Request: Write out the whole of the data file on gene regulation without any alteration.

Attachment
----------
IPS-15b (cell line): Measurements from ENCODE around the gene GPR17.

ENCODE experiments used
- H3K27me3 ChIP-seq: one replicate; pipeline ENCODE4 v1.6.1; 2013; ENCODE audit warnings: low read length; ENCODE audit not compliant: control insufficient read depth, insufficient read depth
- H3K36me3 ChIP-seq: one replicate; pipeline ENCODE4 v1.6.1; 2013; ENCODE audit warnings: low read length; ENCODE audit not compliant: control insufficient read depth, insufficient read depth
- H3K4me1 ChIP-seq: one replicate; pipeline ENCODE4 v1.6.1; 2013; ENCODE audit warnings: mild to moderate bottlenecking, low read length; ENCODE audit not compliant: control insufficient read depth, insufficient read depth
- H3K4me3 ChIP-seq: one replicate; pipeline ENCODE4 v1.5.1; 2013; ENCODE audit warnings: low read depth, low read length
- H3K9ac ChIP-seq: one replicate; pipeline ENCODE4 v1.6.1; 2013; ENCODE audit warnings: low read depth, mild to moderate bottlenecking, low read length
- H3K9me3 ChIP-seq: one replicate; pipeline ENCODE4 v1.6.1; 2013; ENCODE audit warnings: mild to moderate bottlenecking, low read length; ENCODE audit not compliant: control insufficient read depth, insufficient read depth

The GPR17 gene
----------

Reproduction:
IPS-15b (cell line): Measurements from ENCODE around the gene GPR17.

ENCODE experiments used
- H3K27me3 ChIP-seq: one replicate; pipeline ENCODE4 v1.6.1; 2013; ENCODE audit warnings: low read length; ENCODE audit not compliant: control insufficient read depth, insufficient read depth
- H3K36me3 ChIP-seq: one replicate; pipeline ENCODE4 v1.6.1; 2013; ENCODE audit warnings: low read length; ENCODE audit not compliant: control insufficient read depth, insufficient read depth
- H3K4me1 ChIP-seq: one replicate; pipeline ENCODE4 v1.6.1; 2013; ENCODE audit warnings: mild to moderate bottlenecking, low read length; ENCODE audit not compliant: control insufficient read depth, insufficient read depth
- H3K4me3 ChIP-seq: one replicate; pipeline ENCODE4 v1.5.1; 2013; ENCODE audit warnings: low read depth, low read length
- H3K9ac ChIP-seq: one replicate; pipeline ENCODE4 v1.6.1; 2013; ENCODE audit warnings: low read depth, mild to moderate bottlenecking, low read length
- H3K9me3 ChIP-seq: one replicate; pipeline ENCODE4 v1.6.1; 2013; ENCODE audit warnings: mild to moderate bottlenecking, low read length; ENCODE audit not compliant: control insufficient read depth, insufficient read depth

The GPR17 gene